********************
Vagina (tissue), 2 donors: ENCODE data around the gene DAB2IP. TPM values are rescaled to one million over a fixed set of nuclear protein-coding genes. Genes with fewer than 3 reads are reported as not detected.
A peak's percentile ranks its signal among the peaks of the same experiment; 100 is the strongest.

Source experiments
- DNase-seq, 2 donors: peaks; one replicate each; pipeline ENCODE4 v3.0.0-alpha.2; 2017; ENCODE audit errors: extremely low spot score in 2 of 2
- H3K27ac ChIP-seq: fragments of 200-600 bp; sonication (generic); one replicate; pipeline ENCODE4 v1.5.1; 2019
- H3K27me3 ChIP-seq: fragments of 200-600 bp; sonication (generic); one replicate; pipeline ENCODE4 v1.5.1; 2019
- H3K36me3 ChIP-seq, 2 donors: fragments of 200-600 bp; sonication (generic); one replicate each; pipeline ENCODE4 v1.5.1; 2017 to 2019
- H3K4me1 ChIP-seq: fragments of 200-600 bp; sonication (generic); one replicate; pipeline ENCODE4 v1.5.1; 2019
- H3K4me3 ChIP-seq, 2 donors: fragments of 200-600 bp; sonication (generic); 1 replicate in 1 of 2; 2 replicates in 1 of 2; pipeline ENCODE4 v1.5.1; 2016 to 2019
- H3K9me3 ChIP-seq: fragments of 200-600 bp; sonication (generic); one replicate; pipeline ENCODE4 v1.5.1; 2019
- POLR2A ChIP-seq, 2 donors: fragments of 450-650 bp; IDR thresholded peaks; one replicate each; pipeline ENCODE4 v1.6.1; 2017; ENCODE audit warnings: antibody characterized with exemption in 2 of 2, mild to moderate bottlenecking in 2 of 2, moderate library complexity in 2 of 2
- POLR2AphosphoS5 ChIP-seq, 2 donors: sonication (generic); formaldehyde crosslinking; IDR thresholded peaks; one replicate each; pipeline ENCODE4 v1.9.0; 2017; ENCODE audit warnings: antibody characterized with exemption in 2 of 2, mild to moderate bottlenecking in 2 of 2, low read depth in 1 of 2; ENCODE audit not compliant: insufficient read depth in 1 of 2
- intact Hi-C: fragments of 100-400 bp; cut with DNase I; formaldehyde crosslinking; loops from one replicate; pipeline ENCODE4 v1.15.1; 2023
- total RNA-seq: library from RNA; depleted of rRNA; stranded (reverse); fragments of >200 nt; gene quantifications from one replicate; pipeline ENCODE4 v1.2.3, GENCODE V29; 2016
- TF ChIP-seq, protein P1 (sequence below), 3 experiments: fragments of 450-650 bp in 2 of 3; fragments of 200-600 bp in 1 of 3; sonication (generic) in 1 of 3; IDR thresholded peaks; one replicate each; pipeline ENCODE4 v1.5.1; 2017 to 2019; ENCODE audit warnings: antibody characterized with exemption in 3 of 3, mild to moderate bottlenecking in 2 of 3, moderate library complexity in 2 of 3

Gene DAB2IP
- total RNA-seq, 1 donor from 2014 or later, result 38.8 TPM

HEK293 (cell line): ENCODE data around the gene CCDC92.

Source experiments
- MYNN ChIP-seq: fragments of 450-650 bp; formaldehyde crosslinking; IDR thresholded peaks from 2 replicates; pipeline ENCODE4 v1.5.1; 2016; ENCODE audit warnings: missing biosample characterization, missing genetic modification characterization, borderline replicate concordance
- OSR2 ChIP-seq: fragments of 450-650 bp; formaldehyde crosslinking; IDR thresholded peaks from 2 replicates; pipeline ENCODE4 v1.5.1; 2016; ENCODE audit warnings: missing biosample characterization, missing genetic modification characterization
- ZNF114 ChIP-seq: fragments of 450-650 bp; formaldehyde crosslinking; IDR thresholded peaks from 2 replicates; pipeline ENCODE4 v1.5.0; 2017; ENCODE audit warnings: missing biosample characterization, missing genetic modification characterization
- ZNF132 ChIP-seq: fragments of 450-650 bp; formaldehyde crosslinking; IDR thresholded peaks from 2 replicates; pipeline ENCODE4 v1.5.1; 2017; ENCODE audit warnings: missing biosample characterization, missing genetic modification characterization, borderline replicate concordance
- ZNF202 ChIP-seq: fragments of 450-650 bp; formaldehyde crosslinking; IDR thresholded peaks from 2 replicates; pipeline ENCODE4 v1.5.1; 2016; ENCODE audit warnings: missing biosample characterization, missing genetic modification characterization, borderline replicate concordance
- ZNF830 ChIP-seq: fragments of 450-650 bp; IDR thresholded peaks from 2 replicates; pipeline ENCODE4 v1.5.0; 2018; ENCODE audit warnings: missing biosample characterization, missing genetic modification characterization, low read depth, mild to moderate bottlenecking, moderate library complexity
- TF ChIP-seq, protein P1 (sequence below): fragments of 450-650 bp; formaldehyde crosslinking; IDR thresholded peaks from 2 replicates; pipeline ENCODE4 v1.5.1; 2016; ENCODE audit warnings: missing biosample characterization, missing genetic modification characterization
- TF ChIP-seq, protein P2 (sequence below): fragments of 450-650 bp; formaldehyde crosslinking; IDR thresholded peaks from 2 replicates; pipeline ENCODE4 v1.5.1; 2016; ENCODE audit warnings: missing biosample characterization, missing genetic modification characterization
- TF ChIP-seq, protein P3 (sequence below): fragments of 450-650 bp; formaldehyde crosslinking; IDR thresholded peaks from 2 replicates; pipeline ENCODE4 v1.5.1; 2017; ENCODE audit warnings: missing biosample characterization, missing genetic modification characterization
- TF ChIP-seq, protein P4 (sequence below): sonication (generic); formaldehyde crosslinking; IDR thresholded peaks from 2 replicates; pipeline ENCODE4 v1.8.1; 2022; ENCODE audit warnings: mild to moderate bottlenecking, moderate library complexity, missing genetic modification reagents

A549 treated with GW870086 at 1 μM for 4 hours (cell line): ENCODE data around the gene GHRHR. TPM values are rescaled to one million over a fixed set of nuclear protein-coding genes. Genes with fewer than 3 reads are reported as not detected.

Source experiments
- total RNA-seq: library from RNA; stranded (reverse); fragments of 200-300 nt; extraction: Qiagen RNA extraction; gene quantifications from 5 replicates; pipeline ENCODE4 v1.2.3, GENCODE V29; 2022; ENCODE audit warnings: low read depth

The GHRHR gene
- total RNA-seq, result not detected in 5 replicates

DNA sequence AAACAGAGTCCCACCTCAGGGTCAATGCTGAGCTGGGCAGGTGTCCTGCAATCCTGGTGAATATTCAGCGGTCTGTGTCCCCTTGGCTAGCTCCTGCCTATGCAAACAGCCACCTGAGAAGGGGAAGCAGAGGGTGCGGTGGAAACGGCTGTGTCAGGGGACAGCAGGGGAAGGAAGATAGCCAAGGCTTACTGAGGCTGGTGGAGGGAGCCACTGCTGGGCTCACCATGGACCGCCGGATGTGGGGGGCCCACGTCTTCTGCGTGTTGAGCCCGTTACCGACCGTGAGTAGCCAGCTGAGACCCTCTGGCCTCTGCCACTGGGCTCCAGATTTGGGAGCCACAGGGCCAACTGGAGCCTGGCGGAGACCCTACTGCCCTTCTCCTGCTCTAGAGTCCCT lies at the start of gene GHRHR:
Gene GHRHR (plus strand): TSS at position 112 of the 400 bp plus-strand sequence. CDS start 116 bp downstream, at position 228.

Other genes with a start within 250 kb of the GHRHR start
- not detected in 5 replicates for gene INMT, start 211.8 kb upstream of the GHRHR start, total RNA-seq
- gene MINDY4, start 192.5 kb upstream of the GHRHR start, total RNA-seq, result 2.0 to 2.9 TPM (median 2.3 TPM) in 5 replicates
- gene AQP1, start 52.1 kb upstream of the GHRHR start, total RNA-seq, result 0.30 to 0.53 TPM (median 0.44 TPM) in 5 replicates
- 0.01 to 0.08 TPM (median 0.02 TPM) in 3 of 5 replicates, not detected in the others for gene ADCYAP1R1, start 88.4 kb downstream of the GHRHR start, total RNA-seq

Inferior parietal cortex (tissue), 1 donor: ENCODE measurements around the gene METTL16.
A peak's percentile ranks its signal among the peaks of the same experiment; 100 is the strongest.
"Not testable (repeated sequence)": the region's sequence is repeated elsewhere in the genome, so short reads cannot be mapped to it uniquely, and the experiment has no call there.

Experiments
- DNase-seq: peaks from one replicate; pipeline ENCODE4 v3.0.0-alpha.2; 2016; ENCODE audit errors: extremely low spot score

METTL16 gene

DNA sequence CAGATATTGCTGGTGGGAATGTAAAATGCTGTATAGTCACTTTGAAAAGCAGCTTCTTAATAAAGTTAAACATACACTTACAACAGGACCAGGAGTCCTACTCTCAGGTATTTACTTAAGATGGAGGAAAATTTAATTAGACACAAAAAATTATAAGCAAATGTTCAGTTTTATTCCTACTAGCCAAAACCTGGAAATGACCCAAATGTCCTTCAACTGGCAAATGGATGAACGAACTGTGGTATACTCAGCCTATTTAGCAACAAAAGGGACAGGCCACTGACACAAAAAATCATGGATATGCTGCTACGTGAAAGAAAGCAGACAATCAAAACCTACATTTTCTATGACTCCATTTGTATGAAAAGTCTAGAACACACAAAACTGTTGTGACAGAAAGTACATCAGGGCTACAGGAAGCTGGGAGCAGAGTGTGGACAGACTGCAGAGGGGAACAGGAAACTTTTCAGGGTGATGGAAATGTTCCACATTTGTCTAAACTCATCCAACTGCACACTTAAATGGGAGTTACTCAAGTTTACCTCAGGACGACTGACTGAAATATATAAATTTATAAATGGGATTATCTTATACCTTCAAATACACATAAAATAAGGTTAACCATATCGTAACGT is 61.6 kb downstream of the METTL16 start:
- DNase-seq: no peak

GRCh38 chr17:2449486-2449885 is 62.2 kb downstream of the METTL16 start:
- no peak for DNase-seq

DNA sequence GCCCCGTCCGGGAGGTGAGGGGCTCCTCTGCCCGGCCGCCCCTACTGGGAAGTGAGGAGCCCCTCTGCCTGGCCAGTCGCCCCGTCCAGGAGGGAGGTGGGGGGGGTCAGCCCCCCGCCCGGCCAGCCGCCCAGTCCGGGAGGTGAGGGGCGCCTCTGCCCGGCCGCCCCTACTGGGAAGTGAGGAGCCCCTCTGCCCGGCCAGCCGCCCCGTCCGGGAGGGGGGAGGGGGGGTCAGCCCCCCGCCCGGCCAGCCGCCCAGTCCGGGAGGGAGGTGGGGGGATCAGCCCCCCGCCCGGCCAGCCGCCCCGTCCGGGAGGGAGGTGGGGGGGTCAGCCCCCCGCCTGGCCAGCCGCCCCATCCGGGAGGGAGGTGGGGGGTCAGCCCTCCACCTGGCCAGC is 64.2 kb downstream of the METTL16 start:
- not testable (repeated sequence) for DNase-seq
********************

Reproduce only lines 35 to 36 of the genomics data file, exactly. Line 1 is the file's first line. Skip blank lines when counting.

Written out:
DNA sequence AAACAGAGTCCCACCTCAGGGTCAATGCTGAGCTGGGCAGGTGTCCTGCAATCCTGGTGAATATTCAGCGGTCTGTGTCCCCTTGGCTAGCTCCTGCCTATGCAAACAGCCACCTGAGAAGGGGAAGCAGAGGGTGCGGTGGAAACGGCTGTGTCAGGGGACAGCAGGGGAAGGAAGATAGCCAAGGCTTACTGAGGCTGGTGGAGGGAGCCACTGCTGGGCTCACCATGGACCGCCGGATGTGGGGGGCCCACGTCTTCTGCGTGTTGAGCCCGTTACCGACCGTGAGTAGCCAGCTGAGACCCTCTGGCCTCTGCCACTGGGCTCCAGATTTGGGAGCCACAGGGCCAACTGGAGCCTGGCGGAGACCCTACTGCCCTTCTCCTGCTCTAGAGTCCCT lies at the start of gene GHRHR:
Gene GHRHR (plus strand): TSS at position 112 of the 400 bp plus-strand sequence. CDS start 116 bp downstream, at position 228.